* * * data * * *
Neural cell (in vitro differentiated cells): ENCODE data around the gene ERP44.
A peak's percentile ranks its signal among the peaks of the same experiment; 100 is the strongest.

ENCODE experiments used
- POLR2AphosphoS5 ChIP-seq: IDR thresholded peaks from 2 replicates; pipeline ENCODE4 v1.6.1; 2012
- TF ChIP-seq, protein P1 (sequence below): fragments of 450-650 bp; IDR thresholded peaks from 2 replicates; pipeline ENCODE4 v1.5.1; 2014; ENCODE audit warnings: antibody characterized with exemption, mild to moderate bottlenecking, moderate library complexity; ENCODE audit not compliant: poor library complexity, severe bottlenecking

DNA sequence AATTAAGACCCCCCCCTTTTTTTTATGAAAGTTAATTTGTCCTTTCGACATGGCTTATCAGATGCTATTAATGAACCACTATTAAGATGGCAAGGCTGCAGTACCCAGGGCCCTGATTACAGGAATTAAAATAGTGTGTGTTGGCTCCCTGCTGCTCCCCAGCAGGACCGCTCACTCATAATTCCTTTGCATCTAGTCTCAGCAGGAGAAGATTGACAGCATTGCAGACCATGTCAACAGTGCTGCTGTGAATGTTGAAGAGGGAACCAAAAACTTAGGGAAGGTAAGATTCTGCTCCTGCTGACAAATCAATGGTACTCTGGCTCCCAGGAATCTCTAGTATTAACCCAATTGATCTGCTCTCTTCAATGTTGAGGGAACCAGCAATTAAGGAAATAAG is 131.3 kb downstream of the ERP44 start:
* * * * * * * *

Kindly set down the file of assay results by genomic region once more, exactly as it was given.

Neural cell (in vitro differentiated cells): ENCODE data around the gene ERP44.
A peak's percentile ranks its signal among the peaks of the same experiment; 100 is the strongest.

ENCODE experiments used
- POLR2AphosphoS5 ChIP-seq: IDR thresholded peaks from 2 replicates; pipeline ENCODE4 v1.6.1; 2012
- TF ChIP-seq, protein P1 (sequence below): fragments of 450-650 bp; IDR thresholded peaks from 2 replicates; pipeline ENCODE4 v1.5.1; 2014; ENCODE audit warnings: antibody characterized with exemption, mild to moderate bottlenecking, moderate library complexity; ENCODE audit not compliant: poor library complexity, severe bottlenecking

DNA sequence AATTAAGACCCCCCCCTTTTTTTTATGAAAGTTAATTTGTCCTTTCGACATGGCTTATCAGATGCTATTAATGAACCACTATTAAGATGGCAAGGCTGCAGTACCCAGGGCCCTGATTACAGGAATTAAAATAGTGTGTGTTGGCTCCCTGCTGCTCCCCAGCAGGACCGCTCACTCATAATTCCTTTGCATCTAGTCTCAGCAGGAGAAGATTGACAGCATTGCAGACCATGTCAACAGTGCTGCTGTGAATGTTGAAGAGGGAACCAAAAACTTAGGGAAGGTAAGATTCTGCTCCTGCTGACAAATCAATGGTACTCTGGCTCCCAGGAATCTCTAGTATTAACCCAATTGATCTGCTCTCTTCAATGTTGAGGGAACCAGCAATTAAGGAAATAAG is 131.3 kb downstream of the ERP44 start: